WI: Archery deer prospects exceed 2010

Green Bay, Wis. – Not only are Wisconsin’s archery deer hunters
expected to see a season better than last year’s, but also it’s
anticipated that bowhunters will be able to hunt with their archery
gear during the nine-day gun deer season.

According to several sources, the latter is less speculative than
the former.

DNR Northeast Region biologist Jeff Pritzl and DNR rules specialist
Scott Loomans said nothing is set in stone just yet as far as the
new “bow-in-gun-season” rule goes, but the legal process in making
it so was nearly complete last week.

“All of the arrows are pointing in the right direction,” Pritzl

Loomans works with hunting regulations, rule changes, and the
legislative process. He’s been working the new archery rule change
through each hurdle since the Natural Resources Board approved the
change in May.

He said that it first looked as though the change wouldn’t occur
until the 2012 season, but when the Conservation Congress asked if
the change could be made in time for the 2011 season, the DNR and
legislators stepped up their efforts to make it happen.

“I’m predicting it will be in effect,” Loomans said. “I’m now
telling people that it seems likely (that the rule) will be in
effect this fall in time for hunting seasons, but nothing is
official until the end of legislative committee review after Sept.

“The rule has cleared the standing natural resources committees
(House and Senate), which are where you would expect a policy
objection to have come up if it were going to,” he said. “The rules
are now in the Joint Committee for Review of Administrative Rules,
the last step in the process other than a fair amount of paperwork
that DNR handles. The proposal has not been controversial.”

Bowhunters will want to follow their favorite news source to learn
just when the bow-in-gun-season rule is approved.

When the change is made, Pritzl said archers will be allowed to use
archery gear and archery deer tags to shoot deer during the gun
deer season. All bowhunters will have to wear blaze orange during
the gun season, even if they’re hunting on private land, he

“You will be able to archery deer hunt through the gun season by
hunting on the authority of your archery license,” Pritzl said.
“You could not fill gun permits with archery gear, or archery tags
with guns.”

Season outlook

Pritzl and Northern Region wildlife biologist Mike Zeckmeister, of
Spooner, both expect bowhunters – and all deer hunters as the
season goes on – to have a good season, with more deer sightings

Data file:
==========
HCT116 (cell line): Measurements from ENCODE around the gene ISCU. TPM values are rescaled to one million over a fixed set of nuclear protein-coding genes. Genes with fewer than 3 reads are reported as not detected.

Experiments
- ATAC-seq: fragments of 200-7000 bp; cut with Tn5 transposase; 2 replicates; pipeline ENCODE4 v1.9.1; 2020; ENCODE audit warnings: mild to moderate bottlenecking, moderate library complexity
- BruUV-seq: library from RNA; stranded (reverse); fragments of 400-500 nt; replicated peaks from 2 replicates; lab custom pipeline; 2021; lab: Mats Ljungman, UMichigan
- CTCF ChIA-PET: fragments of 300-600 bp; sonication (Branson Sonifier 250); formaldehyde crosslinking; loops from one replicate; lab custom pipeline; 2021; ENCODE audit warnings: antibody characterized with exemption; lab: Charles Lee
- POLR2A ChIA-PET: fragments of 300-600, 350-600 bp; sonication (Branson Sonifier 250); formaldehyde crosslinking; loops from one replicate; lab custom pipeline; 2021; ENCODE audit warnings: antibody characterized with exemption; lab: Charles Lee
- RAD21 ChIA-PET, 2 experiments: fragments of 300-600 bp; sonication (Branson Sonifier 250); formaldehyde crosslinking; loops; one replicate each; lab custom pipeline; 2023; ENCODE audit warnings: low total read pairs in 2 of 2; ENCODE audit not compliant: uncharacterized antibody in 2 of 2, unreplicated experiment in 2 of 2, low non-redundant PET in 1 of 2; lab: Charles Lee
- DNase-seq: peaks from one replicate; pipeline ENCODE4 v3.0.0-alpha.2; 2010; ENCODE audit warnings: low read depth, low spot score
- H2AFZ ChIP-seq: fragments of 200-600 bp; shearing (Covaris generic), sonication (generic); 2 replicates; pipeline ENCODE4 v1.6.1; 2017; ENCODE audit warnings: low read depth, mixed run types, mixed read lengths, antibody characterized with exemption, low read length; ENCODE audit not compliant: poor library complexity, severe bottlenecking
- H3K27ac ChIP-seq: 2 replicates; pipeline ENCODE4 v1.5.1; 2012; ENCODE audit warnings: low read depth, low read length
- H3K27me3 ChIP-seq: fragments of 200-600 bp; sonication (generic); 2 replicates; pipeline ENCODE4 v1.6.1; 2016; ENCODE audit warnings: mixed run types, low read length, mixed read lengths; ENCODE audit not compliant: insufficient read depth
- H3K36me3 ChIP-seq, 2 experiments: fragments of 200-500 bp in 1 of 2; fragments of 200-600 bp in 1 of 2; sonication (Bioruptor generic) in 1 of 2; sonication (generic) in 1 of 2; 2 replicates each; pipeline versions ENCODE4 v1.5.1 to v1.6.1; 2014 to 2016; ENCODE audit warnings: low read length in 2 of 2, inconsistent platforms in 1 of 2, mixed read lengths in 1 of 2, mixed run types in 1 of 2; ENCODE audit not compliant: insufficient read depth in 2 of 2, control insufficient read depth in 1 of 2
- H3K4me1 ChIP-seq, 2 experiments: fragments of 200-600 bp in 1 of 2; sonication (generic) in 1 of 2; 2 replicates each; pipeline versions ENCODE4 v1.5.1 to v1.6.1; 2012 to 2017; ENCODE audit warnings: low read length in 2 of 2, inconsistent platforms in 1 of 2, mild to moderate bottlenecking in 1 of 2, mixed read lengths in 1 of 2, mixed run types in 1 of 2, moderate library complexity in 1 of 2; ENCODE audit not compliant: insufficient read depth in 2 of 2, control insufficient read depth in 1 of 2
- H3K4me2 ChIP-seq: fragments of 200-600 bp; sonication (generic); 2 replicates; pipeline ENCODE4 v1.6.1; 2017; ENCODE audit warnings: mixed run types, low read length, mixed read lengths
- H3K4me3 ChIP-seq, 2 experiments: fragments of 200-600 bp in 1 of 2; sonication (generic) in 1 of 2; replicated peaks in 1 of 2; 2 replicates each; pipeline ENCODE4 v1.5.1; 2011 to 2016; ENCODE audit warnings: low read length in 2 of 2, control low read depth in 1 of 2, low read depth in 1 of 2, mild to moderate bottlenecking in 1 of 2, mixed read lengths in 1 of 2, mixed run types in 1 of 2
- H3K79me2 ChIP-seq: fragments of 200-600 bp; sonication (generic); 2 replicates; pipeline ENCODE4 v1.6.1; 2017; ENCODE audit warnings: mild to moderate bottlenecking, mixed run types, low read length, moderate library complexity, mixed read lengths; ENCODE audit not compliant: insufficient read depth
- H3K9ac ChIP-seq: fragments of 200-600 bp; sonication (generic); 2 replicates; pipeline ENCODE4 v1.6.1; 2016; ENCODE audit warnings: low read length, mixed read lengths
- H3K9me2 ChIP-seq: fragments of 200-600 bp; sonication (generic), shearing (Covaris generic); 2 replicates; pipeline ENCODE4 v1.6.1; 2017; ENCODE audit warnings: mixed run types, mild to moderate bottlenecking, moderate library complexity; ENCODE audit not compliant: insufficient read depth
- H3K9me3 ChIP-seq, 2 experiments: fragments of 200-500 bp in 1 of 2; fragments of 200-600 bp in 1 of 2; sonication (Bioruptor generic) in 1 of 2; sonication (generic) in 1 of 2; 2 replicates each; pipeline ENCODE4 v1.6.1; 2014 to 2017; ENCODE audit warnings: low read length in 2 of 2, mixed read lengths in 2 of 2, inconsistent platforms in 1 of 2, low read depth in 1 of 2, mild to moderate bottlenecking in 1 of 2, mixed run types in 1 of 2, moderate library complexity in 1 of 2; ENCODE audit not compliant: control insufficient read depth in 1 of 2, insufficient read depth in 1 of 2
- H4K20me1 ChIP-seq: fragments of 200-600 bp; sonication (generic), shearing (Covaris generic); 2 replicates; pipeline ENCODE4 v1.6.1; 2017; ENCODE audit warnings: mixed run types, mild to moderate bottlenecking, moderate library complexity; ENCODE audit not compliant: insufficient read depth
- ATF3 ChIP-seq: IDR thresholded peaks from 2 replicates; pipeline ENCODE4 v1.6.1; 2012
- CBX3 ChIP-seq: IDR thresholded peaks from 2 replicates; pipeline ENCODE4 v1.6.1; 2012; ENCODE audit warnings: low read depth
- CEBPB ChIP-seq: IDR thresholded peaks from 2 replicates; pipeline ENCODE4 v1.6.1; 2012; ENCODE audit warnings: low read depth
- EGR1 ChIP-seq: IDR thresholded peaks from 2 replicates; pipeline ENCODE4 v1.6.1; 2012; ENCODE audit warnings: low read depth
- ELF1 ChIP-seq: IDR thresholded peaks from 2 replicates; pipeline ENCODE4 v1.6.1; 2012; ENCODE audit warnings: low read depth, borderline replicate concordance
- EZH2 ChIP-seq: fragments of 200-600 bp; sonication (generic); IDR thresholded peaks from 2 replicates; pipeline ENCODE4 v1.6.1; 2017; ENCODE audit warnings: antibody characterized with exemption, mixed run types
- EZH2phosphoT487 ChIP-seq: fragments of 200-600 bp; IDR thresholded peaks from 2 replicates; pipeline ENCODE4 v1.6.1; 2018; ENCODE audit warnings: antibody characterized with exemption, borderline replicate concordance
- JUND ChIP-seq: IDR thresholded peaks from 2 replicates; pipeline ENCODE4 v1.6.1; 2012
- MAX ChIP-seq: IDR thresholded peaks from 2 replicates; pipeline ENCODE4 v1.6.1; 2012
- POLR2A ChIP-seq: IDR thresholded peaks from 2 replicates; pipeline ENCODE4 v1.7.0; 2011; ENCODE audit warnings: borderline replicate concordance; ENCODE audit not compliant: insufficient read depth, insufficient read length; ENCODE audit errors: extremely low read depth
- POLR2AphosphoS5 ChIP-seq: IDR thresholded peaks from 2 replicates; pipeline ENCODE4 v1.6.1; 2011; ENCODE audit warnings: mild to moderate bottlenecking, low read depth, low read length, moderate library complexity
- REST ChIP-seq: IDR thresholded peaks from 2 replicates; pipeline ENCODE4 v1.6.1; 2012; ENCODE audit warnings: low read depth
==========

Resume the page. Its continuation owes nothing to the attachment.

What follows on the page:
than the past two years.

“I see no reason not to expect that we will not see an improved
buck kill this year over last year, whether it comes over the
archery season, gun season, or both,” Pritzl said.

He said deer numbers are solid, even though hunters may question
the numbers in some areas. He said the only thing that could have a
negative impact on hunter success now would be extended periods of
poor hunting conditions during the archery season, or poor hunting
conditions on opening weekend of the gun deer season.

Zeckmeister shared Pritzl’s outlook and added one other possibility
– that there will be more larger bucks around this fall.

“I think we’re still carrying over bucks from that 2009 season,”
Zeckmeister said. “We’ve demonstrated that the 2009 harvest was
suppressed because of poor hunting conditions on opening weekend. I
think that was proved last year with the big increase in buck
harvest in northern Wisconsin from 2009 numbers. I think that
archers will be the first to see that. There are some older-aged
bucks out there.”

If both points are true – that there are more older bucks and more
deer overall – then Wisconsin bowhunters can expect to kill more
than 83,833 deer this fall. That’s how many deer archers registered
last year. Of that number, 42,115 were bucks, 40,681 were does or
fawns, and 1,037 deer were registered without the sex of the animal
noted on the stub.

Last year, gun hunters registered 253,038 deer, of which 106,263
were bucks, 144,530 were antlerless, and 2,245 were of unknown

Those buck-kill totals were up somewhat from 2009, when archers
shot 41,402 bucks and gun hunters shot 92,754 bucks.

Archers killed more deer overall in 2009 than 2010 – 87,241 in 2009
vs. 83,833 in 2010 – but the difference there came in the
antlerless column. There were 18 “no-bow-doe” units in 2010 where
antlerless deer were off-limits to bow and gun hunters.

The 2010 total gun deer kill of 253,038 exceeded the 2009 gun kill
of 241,862.

There are more herd-control units this year than last. Not counting
state parks or CWD units, there were 37 herd-control units in 2010,
and there are 64 herd-control units this year.

Adding in state park units, there were 46 herd-control units (nine
parks) in 2010 and 74 (10 parks) in 2011. Adding in CWD units (22),
the numbers become 68 herd-control units in 2010 and 96 this

The total statewide antlerless deer quota in 2010 was 245,600
animals. It is 344,180 in 2011.

Pritzl cautions against using those quota – and subsequent
antlerless tag numbers – from forming expectations for the fall

He said those numbers better demonstrate an increase in needed
antlerless deer harvest in 2011.

“For many of the herd-control units that are well above goal, the
established antlerless quota is unattainable – we’ve never killed
that many before. Although the 2010 quota was 245,600 antlerless
deer, only 185,211 were actually killed. We won’t kill 344,000
antlerless deer this year. If the percentage stays the same as last
year, we may kill 75 percent of that quota and kill somewhere in
the neighborhood of 250,000 to 260,000 antlerless deer this year
(bow, gun, and muzzleloader),” he said.

The archery deer season opens Saturday, Sept. 17, statewide.

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